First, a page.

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The Shotgun Scientist
Educator | Plant Ecophysiologist | Science Communicator
The Shotgun Scientist
Educator | Plant Ecophysiologist | Science Communicator
 

ABOUT

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Angelica Patterson is a plant ecologist questing to understand how natural communities shift and respond to climate change. 

Angelica received her B.S. degree in Natural Resources from Cornell University in Ithaca, NY and her M.A. and M.Phil degrees from Columbia University, where she is currently completing her doctoral degree in plant ecophysiology. Her interests in understanding the mechanisms behind climate-induced tree migration and plant community shifts inspired her to examine tree physiological responses to temperature as part of her research. More specifically, her research compares the photosynthetic and respiratory responses of over 20 tree species with differing historic range distributions in order to evaluate which species may be better able to tolerate climates that are predicted to occur within the next 50-100.

 

Angelica is a strong advocate for diversity, equity, and inclusion in the environmental sciences and has served on various committee and working groups. She has also spoken to audiences at several US universities, environmental organizations, and K-12 institutions. Angelica is currently serving as the Master Science Educator at Black Rock Forest in New York.

Forest

PUBLICATIONS

Read Angelica's articles to learn about hot topics in forest ecology and the impact climate change has on plants. 

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MEDIA AND PRESS

Watch featured videos and interviews about Angelica's research and science education efforts

 

AS FEATURED IN

The Scientist

Black in X Addresses Long-Standing Inequity in STEM. In a year of racial tumult, Black scientists are uniting for visibility and action.

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The Guardian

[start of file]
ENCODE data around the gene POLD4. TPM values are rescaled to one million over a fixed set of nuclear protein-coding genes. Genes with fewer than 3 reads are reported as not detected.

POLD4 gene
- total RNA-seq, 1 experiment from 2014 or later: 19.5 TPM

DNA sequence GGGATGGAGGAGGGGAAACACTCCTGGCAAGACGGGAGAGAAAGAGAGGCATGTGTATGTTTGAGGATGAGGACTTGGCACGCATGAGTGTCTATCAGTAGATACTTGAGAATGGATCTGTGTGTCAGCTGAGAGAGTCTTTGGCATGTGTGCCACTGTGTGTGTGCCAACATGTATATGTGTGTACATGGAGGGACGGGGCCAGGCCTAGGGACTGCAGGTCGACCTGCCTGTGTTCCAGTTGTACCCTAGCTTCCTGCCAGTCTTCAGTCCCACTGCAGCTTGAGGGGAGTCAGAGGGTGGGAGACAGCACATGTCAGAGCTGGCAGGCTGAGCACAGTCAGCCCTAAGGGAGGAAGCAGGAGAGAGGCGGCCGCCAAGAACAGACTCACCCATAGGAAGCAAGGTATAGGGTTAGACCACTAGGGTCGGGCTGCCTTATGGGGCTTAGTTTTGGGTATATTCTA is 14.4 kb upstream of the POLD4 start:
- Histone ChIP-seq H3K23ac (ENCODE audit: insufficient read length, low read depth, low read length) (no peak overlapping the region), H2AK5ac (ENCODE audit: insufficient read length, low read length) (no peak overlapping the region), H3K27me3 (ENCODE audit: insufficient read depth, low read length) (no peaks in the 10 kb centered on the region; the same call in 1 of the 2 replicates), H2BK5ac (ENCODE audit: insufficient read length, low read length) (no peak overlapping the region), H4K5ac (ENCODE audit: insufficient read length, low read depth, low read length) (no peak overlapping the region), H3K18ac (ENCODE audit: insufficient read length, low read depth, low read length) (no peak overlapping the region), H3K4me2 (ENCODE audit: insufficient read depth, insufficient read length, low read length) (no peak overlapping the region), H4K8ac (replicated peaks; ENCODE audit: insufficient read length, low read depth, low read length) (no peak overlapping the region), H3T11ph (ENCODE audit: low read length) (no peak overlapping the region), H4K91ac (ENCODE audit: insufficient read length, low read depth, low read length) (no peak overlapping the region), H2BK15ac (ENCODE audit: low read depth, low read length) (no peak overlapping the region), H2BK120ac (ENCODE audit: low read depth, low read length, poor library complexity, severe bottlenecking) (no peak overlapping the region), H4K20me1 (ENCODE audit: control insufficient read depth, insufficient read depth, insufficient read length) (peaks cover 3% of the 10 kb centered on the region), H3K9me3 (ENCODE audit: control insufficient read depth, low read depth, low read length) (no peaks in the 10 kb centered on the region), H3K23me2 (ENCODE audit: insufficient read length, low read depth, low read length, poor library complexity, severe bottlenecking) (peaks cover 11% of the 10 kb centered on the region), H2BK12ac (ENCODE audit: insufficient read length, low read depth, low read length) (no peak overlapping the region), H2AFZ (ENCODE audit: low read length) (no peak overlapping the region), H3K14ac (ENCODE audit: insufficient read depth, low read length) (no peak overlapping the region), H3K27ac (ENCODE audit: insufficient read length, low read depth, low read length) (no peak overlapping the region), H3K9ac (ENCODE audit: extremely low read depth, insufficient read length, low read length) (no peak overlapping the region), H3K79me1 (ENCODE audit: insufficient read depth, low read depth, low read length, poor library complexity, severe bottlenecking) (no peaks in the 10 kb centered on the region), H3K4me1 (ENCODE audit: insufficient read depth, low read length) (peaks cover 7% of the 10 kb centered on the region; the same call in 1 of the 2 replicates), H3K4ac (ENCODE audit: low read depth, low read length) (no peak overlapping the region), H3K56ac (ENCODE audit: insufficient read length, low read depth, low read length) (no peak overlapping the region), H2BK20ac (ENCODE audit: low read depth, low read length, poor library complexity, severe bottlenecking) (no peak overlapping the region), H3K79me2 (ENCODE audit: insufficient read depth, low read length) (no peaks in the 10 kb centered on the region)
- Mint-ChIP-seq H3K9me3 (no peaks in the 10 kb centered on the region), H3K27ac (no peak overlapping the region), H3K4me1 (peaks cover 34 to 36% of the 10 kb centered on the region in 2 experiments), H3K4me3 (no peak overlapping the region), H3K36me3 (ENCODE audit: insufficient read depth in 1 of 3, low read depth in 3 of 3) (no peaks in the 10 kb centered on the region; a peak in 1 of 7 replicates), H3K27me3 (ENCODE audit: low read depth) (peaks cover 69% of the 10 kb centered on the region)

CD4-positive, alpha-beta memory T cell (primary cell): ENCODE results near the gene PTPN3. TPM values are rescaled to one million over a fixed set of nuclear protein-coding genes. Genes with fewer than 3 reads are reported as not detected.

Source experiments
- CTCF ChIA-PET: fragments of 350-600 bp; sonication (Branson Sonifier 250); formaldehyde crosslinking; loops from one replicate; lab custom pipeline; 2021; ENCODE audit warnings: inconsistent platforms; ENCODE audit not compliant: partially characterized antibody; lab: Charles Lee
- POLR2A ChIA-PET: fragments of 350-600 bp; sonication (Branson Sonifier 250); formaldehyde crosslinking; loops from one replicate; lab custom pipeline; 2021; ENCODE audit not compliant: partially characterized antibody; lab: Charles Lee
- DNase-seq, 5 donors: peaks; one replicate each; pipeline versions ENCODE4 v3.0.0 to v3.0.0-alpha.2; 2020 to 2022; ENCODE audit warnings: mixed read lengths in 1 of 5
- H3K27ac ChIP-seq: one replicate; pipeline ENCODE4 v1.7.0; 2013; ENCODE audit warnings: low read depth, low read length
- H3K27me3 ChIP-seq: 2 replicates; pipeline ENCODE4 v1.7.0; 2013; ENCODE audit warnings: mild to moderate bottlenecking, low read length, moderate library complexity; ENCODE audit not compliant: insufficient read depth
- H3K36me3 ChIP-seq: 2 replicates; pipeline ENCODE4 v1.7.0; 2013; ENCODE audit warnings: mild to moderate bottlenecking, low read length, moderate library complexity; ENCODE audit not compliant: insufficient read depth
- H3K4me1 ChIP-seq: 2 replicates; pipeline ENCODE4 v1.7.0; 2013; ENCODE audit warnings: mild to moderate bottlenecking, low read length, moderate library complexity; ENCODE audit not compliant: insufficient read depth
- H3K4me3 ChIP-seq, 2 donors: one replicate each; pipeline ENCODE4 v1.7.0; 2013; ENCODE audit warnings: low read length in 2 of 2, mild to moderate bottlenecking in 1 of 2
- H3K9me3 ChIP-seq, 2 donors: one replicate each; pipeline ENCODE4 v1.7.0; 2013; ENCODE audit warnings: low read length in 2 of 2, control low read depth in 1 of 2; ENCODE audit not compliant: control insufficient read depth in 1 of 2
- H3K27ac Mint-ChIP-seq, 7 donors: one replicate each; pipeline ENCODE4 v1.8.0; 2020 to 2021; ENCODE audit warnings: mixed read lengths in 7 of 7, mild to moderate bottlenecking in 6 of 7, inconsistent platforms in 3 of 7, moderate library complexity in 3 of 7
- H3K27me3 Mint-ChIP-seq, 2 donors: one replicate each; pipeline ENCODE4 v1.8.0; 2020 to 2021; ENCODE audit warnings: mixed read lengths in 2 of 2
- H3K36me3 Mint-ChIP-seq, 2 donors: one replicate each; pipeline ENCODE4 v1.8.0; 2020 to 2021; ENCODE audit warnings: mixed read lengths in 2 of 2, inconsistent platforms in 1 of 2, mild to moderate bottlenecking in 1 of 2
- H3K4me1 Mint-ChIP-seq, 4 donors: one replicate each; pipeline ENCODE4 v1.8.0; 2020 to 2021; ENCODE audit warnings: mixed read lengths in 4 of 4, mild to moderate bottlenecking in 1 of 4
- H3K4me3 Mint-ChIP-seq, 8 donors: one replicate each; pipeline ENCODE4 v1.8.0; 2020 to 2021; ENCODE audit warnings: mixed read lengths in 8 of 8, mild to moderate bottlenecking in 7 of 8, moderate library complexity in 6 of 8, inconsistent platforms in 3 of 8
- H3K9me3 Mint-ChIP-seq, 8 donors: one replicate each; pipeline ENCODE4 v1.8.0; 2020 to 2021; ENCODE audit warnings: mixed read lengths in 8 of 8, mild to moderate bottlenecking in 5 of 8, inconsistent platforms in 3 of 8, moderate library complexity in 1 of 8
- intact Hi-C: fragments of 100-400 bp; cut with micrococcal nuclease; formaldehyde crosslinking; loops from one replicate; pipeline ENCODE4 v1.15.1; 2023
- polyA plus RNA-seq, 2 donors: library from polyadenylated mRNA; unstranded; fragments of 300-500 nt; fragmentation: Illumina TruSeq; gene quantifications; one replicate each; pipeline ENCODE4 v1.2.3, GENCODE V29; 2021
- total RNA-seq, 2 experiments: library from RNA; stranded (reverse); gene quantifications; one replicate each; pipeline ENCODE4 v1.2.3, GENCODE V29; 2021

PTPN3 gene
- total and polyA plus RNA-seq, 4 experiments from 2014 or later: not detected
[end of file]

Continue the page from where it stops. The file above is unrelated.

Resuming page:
As forests evolve in the face of climate crisis, some surprising methods are being used to track how species migrate.

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In Defense of Plants

Climates have always changed but thanks to human activity it is happening at an ever-increasing rate. For sessile organisms like trees, this often means either adapting in place or risk going extinct. However predicting the outcomes of climate change on life is extremely challenging and differs depending on what kinds of plants you're looking at and where you are studying them. This is where people like my guest come in. Angie Patterson is a PhD student at Columbia University and she is studying how climate change is affecting trees like the red oak (Quercus rubra) that are important components of the forests in which they grow.

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Columbia Spectator

Angelica Patterson is a fourth-year student in a doctoral program in the department of earth and environmental sciences. She has an interest in climate change, and has yet to commit herself to a career in academia. She’s also the only black woman in her program.

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Columbia Student Spotlight

Graduate Student of Arts and Sciences blog profiling Angelica Patterson, a PhD Candidate in the Department of Earth and Environmental Sciences at Columbia University.

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CellPress

The uplifting Twitter trend #BlackInNature highlights the stories of Black people in the outdoors, many of whom are life scientists who perform research in the field. We asked #BlackInNature scientists to share their experiences and motivations to get outside.

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The Forestry Source

In the August 2020 special issue of The Forestry Source on forest carbon, a number of articles highlighted the role that trees can play in mitigating climate change because of their ability to sequester atmospheric carbon dioxide.

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NEEF

We spoke with three Black women working in the natural sciences who have embraced these online movements as a way to amplify their environmental research and collaborate with other scientists of color.

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Diverse Education

Patterson recently convened a panel of prestigious women who work in the sciences to discuss “Breaking Down Barriers: Women and Their Experiences in the Sciences.” The unquestionable consensus was students have to have a support system. “There needs to be people available for students to relate to,” said Patterson.

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